I have to say timing is about finding a method that most suits you. I have done, and being the type of PC user I am, I couldn't see any other way being better, apart from taking short cuts. If you time sitting upside down, attached to the ceiling, then bloody well so be it!
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Old 2004-06-01, 11:29   Link #50
zalas
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Quote:
Originally Posted by SirCanealot
And how long did it take Mr Perkins? I'm not saying it can't be done, it's just that a wave file is the faster of the methods of rough timing anyway.

It takes me about 2-4 seconds to time a short line in SSA - identify and select start point, end point and grab times. The same on the longer lines, except I actually have to listen to the line. And that's a very acurate grabing of the start and whatever end times you want to give a sub. There's no way you're matching my speed doing it any other way. A rough time should be perfectly rough - it's not about having to adjust anything up or down when you're just rough timing it.
If someone is timing using a genlock in real time, he'll definitely beat you in rough timing speed for shows with a moderate to heavy amount of dialogue. This is because the shorter lines he'll get through real time, and for the longer lines you'd spend at least the amount of time he's spending, since you have to listen to everything anyways.
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Old 2004-06-01, 11:36   Link #51
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He can't time it in real time though - he has to hit the button when they start talking, hit it when they stop, then at somepoint they need to ajust the timing backwards to account for human reaction time. Even seasoned gamers I know don't go under 15ms when tested :P
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Old 2004-06-01, 11:47   Link #52
Mr_Paper
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Just to play the devil's advocate for a moment...

You're assuming he's timing it in real time using only the audio for the timing ques. It would be safe to assume that he might also be using video ques to aid in the timing. Particularly with older series, as the mouth tends to open about 13ms before the coresponding audio is played. If he's fast enough to pick up on that, the rough timing can still be fairly accurate. Seasoned gamers might only have reaction times of 15ms, but I'm sure their ability to predict timings is far more accurate. =P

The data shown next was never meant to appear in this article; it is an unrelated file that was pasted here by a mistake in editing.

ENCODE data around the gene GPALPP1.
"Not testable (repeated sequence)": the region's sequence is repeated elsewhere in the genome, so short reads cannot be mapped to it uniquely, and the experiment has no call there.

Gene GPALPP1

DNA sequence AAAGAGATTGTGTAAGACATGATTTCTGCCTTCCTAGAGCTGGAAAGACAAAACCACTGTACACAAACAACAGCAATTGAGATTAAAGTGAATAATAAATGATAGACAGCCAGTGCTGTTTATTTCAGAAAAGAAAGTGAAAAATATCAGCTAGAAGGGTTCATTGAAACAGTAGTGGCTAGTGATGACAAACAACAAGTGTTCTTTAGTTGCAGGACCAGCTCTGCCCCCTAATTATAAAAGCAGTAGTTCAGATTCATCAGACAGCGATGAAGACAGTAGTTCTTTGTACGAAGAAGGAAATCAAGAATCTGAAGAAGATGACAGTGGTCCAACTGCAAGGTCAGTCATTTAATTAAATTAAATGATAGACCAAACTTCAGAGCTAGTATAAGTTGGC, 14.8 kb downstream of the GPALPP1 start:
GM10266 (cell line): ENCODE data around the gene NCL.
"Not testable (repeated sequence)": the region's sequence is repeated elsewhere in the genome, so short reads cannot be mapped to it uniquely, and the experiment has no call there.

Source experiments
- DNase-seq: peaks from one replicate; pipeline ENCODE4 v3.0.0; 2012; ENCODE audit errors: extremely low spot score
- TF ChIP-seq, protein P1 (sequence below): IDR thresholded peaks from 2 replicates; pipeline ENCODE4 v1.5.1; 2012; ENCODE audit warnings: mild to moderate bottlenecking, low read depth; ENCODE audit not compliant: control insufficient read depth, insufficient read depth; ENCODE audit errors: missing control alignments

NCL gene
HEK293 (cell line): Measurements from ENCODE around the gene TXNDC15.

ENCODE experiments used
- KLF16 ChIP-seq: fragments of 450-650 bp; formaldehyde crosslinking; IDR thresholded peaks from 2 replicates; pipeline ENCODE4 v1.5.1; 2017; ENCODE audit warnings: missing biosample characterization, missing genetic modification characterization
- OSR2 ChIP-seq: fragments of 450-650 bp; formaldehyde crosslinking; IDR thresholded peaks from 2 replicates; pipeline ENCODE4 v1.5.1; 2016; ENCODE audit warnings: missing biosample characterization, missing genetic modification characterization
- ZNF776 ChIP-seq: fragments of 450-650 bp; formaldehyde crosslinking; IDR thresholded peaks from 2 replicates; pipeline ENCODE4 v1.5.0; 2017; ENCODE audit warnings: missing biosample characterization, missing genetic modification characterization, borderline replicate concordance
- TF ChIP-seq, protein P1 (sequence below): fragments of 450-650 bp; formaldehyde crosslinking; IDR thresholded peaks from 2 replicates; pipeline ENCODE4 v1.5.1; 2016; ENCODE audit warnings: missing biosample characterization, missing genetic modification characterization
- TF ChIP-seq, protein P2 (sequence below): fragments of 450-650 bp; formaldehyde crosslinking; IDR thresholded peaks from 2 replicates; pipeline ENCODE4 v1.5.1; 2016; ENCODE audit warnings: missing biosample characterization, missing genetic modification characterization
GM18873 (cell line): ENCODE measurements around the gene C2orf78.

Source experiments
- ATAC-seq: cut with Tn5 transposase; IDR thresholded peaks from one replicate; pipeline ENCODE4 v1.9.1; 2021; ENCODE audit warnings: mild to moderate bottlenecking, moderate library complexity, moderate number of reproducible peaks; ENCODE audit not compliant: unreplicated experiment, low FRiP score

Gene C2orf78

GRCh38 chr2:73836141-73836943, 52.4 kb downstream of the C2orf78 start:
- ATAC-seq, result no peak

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Old 2004-06-01, 13:21   Link #53
ichido reichan
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Quote:
Originally Posted by Mr_Paper
Just to play the devil's advocate for a moment...

You're assuming he's timing it in real time using only the audio for the timing ques. It would be safe to assume that he might also be using video ques to aid in the timing. Particularly with older series, as the mouth tends to open about 13ms before the coresponding audio is played. If he's fast enough to pick up on that, the rough timing can still be fairly accurate. Seasoned gamers might only have reaction times of 15ms, but I'm sure their ability to predict timings is far more accurate. =P
actually timing in real time is preety cool, not because you are following the story, but because you have to listen to the breath and the animation to know when they will stop and when the next person start talking.

actually on SSA I use 2 buttons instead of one, the start button (space) and the tab button (end) but after finishing timing, when you do a mistake you, you have to go back and time it again with the wav file, I usually throw the script backwards
50 ms (the natural delay that has been talked about) and after that I adjust the lines that were out of the context.

One of my rules is:

-you must leave some time to people to read the subs

-the subtitle cant be as short as 90 ms or as long as 5-6 seconds